26 June 2019
EU Member States are not obliged to screen FDI, but Member State and European Commission cooperation and information sharing on FDI will increase.
An EU Regulation on screening of foreign direct investment for possible security and public order risks (2019/452/EU) (the ‘FDI Regulation’) came into force on 11 April 2019. Its provisions will apply from 11 October 2020.
What does this mean for Ireland, Irish businesses and investors in the Irish economy?
Irish businesses and foreign investors in Ireland may have to provide the Irish Government with information on proposed or completed transactions (even though Ireland may choose not to implement its own FDI screening mechanism). This is more likely to affect investments in areas of critical infrastructure (e.g. telecoms, energy, and water), technology (e.g. AI, robotics, semiconductors), defence and food security. The information includes the ownership structure and identity of the investor involved, the source, value and timing of investment, and sectors and products/services involved.
Ireland may come under pressure from EU counterparts to legislate for a national FDI screening mechanism, even though the Regulation does not oblige any member state to have one. Fourteen Member States already have national screening mechanisms. Politicians in larger Member States are increasingly calling for scrutiny of investment and a growing number of countries worldwide screen FDI. A Department of Business, Enterprise and Innovation spokesperson is reported as having said about the Regulation that the “government will consider the Irish position on any national FDI screening mechanism on foot of consideration of the issue by this department.”1 Watch this space.
Even without a national screening mechanism, national implementing legislation will likely be enacted, for example, to empower the Irish Government to issue mandatory information requests to private parties involved in FDI in certain circumstances.
Ireland may be required to provide information to other Member States (and the European Commission) relating to FDI into Ireland, even if no Irish FDI screening mechanism is implemented. How many deals will be affected is unclear at this time.
The Irish Government will have to nominate a communication point for on-going cooperation at the EU level (it appears likely to be the Department of Business, Enterprise and Innovation).
No requirement for Member States to screen FDI
The Regulation does not require Member States to have an FDI screening mechanism, requiring them only to cooperate in sharing information. The EU is the world’s largest recipient of FDI and the Regulation seeks to strike a balance between, on the one hand, a coordinated response to security and public order issues, and, on the other, continuing to encourage investment in the EU.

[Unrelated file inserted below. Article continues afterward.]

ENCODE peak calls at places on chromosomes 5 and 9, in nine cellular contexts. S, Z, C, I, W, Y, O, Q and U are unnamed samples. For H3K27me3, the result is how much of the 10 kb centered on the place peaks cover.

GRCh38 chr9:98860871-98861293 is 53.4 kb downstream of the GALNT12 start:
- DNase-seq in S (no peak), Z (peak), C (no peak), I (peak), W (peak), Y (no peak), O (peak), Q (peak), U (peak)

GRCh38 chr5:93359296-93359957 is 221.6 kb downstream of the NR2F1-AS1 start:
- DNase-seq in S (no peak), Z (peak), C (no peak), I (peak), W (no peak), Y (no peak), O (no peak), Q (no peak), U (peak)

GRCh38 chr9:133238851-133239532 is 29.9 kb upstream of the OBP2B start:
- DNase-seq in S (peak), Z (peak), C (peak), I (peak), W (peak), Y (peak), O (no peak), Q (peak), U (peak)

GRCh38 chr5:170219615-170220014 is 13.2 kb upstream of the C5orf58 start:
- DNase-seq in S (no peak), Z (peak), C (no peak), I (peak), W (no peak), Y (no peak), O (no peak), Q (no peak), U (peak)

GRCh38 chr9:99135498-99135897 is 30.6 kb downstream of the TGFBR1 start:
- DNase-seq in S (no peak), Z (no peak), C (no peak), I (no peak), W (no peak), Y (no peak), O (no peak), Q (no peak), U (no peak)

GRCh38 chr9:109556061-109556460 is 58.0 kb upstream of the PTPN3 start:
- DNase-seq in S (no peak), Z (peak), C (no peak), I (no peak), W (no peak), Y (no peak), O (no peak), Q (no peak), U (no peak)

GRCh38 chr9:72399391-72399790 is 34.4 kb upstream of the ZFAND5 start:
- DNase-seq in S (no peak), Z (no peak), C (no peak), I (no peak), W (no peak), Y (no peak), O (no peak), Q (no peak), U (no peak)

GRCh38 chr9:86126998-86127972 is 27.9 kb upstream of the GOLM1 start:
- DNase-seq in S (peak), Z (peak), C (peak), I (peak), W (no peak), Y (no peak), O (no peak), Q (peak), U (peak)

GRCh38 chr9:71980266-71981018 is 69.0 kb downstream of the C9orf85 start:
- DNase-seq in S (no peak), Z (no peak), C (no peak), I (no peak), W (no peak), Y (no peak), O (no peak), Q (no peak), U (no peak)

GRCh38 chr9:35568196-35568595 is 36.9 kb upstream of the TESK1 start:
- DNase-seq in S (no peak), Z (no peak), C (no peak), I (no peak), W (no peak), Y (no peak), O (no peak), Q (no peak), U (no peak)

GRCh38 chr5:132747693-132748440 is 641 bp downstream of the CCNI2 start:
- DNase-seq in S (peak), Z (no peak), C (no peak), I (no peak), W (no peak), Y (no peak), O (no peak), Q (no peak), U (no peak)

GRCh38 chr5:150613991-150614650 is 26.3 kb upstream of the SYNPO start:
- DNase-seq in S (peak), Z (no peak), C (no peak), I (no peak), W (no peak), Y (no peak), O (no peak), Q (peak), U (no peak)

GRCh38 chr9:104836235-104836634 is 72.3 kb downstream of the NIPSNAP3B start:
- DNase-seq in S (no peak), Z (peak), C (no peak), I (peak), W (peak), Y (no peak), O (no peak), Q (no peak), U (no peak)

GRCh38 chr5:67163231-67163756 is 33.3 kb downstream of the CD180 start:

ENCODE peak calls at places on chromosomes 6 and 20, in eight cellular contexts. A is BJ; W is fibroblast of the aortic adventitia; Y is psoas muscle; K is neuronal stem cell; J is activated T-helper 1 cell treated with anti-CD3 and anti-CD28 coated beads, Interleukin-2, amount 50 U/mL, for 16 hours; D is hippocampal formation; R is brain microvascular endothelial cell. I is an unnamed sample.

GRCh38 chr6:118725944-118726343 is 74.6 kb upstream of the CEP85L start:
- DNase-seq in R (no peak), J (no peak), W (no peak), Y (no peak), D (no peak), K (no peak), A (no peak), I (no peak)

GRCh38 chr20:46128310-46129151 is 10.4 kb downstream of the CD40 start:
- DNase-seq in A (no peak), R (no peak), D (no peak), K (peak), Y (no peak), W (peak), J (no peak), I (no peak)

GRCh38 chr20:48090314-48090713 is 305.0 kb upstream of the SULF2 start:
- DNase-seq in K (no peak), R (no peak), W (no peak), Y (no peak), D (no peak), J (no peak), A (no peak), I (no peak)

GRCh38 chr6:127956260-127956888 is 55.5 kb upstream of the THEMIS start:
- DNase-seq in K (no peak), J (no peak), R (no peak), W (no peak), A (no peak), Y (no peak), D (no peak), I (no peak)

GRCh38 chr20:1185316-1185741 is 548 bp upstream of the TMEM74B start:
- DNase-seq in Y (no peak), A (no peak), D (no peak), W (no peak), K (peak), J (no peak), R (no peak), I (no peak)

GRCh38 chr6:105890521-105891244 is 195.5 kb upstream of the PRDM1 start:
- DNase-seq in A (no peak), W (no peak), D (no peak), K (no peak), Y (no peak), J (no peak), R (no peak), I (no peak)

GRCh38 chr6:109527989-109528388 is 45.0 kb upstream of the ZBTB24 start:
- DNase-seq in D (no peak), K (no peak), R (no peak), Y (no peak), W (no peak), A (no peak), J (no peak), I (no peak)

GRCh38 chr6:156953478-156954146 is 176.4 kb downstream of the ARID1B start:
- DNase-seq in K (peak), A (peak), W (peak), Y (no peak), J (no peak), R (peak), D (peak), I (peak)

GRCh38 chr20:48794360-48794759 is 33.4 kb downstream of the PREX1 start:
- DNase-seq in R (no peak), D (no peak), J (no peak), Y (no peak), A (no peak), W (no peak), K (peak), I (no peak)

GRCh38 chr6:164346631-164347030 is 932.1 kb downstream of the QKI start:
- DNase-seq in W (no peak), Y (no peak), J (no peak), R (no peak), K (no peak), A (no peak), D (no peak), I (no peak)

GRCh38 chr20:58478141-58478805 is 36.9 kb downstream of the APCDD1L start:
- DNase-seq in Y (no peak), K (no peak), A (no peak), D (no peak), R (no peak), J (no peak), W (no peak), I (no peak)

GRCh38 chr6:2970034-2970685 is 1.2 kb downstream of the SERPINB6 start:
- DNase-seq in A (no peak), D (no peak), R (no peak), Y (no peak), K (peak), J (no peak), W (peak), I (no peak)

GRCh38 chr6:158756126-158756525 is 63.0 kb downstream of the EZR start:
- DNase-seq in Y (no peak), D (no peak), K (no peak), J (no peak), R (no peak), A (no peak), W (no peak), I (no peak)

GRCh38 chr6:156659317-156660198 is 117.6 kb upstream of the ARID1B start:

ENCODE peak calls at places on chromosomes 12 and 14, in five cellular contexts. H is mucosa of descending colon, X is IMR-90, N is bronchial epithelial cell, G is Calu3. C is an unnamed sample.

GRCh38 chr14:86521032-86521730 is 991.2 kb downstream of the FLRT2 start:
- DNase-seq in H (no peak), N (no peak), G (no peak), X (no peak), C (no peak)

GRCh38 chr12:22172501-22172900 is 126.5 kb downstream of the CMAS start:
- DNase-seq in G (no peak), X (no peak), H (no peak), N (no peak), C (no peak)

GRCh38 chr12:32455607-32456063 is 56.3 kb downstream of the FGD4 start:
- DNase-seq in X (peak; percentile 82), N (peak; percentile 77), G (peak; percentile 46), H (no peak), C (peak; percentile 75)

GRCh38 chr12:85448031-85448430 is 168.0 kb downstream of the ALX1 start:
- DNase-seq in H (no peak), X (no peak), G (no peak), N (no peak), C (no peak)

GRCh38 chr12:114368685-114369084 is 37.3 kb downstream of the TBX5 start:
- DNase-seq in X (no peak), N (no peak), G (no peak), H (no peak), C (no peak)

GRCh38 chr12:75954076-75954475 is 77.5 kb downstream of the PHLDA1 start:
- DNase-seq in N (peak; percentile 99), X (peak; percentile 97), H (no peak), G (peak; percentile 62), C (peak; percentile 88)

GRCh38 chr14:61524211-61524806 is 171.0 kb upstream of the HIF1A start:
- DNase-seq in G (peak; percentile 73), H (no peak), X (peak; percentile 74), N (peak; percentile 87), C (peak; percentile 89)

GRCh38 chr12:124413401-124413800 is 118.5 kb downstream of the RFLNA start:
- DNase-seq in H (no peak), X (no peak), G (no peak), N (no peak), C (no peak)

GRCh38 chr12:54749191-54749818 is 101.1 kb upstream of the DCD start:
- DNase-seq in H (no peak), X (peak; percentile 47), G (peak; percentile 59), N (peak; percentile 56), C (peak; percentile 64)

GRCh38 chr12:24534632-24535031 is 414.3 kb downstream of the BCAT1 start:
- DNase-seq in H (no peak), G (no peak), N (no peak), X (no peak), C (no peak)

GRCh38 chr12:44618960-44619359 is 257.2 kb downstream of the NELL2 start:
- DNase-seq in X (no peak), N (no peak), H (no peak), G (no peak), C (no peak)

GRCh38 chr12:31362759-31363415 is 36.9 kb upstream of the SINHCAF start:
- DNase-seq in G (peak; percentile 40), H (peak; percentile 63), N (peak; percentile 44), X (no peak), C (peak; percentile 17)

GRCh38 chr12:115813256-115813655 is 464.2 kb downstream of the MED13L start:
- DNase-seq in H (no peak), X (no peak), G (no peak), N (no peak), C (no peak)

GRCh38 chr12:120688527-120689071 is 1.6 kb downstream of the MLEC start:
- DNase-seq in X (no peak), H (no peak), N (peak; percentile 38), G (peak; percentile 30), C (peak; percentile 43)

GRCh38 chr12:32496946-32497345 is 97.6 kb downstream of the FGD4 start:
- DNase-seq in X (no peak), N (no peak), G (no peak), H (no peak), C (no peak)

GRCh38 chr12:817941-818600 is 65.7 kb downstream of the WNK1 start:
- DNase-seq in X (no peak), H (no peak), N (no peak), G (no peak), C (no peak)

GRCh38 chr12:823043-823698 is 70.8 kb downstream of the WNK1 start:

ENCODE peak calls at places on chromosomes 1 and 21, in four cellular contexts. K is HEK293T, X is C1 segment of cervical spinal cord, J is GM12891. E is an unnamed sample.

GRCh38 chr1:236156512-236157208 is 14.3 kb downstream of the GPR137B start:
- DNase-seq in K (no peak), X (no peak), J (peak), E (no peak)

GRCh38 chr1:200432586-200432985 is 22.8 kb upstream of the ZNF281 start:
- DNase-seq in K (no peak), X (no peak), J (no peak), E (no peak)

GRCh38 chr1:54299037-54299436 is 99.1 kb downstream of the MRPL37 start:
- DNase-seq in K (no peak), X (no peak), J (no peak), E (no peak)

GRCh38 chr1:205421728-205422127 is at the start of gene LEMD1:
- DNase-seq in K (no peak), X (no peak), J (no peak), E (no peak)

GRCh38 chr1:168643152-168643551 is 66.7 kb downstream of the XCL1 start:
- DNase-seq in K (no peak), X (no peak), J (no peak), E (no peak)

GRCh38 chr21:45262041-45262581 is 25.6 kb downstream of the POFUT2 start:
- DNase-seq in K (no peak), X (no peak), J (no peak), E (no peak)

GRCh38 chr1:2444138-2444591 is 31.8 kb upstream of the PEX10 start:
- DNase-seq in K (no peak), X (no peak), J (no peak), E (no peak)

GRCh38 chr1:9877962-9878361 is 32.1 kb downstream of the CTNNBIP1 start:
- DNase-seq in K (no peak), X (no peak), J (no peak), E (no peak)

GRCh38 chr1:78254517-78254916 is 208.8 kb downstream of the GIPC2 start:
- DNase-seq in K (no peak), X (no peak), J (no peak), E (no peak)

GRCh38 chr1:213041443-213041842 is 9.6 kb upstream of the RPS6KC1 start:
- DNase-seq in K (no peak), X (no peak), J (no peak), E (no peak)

However, the Regulation does set minimum criteria where a Member State chooses to have an FDI screening mechanism assessing FDI’s effects on ‘security or public order’ (any screening mechanism must be transparent and non-discriminatory, and include timeframes, protections for commercially sensitive information and ‘recourse’ against decisions).
EU cooperation on FDI under the Regulation
Member States must also cooperate with one another and with the European Commission.
A Member State receiving FDI may be required to: (i) seek information from the foreign investor and investment beneficiary to share with its EU counterparts; (ii) provide that information and other information to Member States and the European Commission; and (iii) take account of the views of other Member States and the opinion of the European Commission on the potential impact of FDI on security and public order (including before and for up to 15 months after the FDI occurs).
FDI-recipient Member States are not required to follow, and need only give ‘due consideration’ to, the recommendations or views of the European Commission and other Member States.
Member States likely to be affected by FDI in another Member State may request information from the FDI-recipient Member State and may give their views to that Member State.
In cases where the FDI is ‘likely to affect projects or programmes of Union interest on grounds of security or public order’, the FDI-recipient Member State remains free to not follow a recommendation from the European Commission, but it must explain why it did not follow that recommendation.
EU national governments, businesses and FDI investors should be prepared for future mandatory requirements to disclose information about FDI investments to other EU Member States and the European Commission in cases where investment might have a bearing on security or public order.